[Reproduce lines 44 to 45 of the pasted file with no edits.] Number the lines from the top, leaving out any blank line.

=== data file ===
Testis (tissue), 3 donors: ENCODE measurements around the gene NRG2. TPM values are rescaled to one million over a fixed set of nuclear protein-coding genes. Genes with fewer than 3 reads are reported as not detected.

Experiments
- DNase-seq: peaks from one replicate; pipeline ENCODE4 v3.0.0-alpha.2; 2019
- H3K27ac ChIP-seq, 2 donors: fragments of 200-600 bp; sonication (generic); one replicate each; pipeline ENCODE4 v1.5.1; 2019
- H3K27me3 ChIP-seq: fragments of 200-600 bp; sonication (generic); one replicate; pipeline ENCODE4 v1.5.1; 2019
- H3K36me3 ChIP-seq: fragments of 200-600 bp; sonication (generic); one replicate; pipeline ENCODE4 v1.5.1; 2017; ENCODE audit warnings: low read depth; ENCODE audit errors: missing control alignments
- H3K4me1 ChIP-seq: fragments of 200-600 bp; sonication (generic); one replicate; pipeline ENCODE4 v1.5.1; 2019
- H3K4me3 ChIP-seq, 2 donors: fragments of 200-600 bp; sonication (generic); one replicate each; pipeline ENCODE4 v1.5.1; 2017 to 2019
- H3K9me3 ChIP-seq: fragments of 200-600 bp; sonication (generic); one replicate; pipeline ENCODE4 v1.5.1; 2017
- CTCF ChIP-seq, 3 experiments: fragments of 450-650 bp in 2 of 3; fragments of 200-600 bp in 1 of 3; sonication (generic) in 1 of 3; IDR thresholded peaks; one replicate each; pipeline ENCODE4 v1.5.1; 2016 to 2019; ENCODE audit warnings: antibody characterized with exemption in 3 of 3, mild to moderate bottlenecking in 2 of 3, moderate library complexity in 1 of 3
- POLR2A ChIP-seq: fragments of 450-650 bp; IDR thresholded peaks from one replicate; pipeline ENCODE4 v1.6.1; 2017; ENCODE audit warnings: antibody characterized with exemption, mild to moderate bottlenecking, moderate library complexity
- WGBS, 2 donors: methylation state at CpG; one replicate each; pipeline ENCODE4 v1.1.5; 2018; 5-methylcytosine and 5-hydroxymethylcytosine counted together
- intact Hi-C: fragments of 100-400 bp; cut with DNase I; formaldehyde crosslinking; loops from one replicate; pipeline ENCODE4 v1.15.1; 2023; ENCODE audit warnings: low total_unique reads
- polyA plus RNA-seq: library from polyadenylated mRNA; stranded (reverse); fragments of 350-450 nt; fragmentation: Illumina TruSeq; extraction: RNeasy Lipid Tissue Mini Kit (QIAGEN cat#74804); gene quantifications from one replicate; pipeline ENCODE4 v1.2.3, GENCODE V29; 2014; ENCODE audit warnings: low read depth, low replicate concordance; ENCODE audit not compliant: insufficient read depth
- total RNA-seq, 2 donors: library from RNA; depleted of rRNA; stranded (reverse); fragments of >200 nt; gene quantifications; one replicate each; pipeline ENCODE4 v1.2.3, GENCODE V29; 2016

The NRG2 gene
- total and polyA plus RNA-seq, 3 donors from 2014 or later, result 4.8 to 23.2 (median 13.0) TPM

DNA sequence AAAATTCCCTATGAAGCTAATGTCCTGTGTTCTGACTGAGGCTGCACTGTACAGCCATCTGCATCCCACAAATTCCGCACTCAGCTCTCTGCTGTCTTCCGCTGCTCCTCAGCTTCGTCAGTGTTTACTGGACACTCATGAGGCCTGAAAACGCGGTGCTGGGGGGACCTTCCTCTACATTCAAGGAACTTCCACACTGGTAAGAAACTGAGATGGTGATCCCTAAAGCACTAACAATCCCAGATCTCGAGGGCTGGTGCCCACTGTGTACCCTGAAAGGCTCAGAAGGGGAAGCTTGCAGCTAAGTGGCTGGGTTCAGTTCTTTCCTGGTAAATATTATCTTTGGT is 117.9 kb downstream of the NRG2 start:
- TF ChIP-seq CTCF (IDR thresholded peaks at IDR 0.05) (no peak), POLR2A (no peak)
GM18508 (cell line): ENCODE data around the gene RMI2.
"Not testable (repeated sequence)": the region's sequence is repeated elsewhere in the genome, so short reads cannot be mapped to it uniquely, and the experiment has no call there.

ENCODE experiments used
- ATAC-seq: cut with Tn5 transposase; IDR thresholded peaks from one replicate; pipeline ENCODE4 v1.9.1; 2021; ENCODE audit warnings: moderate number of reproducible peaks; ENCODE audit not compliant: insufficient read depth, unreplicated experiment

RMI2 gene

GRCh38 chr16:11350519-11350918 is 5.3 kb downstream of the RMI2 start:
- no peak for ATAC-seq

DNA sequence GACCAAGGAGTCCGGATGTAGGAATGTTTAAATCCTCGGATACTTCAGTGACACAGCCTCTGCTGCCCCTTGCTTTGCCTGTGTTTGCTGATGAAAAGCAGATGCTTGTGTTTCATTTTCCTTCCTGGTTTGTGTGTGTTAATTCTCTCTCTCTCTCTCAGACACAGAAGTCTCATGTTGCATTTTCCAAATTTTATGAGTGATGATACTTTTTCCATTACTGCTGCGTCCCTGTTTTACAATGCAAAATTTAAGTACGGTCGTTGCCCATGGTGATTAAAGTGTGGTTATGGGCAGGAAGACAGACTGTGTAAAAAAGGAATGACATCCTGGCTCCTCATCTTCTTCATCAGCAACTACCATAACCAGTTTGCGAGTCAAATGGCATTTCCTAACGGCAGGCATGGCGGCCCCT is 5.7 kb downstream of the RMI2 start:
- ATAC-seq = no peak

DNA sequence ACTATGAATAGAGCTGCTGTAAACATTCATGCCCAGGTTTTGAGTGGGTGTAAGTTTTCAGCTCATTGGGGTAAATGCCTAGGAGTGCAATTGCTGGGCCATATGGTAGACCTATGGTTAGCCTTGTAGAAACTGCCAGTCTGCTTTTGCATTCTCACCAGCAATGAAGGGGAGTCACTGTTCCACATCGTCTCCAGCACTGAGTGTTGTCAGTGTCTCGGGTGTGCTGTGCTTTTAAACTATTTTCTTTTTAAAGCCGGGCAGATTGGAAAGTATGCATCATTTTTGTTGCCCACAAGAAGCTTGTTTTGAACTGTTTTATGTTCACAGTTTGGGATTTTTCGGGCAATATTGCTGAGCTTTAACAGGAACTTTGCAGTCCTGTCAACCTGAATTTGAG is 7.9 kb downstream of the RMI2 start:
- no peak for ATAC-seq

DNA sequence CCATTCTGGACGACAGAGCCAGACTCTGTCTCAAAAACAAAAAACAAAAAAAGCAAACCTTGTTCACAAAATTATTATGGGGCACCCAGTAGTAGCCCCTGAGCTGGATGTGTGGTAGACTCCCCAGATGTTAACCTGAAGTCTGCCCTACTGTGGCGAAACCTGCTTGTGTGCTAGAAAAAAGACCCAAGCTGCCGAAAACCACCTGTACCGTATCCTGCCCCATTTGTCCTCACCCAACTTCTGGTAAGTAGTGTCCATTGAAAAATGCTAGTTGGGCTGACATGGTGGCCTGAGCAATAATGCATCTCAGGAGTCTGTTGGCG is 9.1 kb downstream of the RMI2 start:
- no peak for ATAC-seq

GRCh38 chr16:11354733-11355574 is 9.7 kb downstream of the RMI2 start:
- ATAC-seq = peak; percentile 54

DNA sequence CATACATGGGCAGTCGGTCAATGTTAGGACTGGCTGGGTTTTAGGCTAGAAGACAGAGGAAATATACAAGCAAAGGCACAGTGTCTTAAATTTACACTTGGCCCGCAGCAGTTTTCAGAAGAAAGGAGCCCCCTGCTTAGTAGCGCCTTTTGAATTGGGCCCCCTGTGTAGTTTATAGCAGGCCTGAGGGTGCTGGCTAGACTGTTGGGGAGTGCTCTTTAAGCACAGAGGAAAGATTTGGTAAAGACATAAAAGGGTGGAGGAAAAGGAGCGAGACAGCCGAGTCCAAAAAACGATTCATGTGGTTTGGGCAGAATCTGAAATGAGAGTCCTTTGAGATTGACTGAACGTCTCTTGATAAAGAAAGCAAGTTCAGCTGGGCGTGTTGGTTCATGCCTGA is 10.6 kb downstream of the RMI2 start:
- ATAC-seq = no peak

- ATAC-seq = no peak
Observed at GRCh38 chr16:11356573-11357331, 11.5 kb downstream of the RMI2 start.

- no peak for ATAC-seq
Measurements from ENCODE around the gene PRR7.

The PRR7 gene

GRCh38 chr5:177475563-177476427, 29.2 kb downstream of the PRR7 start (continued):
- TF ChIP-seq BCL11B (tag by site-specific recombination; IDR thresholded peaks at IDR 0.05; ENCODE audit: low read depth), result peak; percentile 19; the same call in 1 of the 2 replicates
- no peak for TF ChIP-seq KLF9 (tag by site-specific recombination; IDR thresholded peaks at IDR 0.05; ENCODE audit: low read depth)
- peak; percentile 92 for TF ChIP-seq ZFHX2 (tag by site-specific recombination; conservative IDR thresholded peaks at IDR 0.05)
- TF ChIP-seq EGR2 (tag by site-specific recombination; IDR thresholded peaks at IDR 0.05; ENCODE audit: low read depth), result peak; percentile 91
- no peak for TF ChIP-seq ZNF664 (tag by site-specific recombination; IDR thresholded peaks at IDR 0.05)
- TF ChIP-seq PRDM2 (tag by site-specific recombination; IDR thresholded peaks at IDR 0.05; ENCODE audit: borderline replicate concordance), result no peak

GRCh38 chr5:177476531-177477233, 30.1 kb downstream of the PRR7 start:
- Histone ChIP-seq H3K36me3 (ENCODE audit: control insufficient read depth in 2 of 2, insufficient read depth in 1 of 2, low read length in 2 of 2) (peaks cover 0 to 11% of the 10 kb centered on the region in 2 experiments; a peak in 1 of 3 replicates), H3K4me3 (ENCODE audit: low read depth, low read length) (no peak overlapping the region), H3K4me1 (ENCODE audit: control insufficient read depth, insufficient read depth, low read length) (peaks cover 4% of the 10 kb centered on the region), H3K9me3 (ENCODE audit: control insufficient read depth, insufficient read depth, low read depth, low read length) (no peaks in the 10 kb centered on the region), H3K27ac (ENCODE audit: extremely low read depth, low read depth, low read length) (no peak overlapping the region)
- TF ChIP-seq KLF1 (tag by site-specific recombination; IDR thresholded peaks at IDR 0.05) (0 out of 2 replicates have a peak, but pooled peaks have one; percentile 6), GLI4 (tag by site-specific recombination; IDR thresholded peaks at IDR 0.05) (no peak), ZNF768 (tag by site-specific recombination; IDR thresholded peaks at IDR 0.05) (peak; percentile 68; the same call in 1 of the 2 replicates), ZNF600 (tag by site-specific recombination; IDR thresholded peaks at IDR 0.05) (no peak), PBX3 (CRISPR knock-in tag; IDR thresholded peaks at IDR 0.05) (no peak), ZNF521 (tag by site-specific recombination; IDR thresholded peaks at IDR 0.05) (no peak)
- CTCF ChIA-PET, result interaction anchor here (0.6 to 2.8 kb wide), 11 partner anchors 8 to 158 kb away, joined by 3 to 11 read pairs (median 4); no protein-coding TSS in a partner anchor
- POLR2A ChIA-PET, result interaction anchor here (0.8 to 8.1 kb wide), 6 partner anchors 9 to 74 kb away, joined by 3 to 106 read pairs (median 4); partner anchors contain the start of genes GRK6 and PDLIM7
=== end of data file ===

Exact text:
- no peak for TF ChIP-seq KLF9 (tag by site-specific recombination; IDR thresholded peaks at IDR 0.05; ENCODE audit: low read depth)
- peak; percentile 92 for TF ChIP-seq ZFHX2 (tag by site-specific recombination; conservative IDR thresholded peaks at IDR 0.05)